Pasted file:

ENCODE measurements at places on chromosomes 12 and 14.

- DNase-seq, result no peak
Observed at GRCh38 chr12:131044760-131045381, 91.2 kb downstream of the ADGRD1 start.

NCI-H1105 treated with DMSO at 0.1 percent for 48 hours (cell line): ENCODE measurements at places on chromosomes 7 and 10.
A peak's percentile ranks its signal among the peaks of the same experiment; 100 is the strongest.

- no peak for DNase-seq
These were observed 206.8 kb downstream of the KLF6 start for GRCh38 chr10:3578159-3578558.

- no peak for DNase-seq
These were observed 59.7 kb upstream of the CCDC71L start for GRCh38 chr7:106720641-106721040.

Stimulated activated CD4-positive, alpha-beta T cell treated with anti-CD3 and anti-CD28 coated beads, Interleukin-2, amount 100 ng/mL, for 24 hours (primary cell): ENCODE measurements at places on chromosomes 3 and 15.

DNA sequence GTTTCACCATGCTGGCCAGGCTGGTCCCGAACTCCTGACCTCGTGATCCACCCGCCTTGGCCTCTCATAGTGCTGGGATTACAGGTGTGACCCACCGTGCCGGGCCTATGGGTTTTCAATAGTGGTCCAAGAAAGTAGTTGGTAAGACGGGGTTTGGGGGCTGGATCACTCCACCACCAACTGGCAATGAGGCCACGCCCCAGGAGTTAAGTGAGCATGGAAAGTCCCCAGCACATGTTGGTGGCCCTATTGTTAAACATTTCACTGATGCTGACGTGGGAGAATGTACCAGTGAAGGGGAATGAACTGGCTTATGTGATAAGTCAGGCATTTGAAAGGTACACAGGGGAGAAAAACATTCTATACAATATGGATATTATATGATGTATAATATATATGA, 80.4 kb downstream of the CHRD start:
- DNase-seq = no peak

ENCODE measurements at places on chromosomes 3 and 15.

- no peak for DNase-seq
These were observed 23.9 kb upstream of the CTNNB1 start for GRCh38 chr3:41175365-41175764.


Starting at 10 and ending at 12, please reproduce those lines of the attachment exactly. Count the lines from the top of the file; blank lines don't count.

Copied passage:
Stimulated activated CD4-positive, alpha-beta T cell treated with anti-CD3 and anti-CD28 coated beads, Interleukin-2, amount 100 ng/mL, for 24 hours (primary cell): ENCODE measurements at places on chromosomes 3 and 15.

DNA sequence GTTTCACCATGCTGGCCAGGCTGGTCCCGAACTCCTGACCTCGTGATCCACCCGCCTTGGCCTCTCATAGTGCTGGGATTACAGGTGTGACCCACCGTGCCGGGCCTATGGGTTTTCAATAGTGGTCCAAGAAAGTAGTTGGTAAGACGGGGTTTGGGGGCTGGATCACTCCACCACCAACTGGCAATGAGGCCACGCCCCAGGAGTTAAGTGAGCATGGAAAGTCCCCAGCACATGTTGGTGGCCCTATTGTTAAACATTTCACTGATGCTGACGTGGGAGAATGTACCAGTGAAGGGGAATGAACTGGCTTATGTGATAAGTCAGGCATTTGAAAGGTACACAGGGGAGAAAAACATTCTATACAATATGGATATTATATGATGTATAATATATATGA, 80.4 kb downstream of the CHRD start:
- DNase-seq = no peak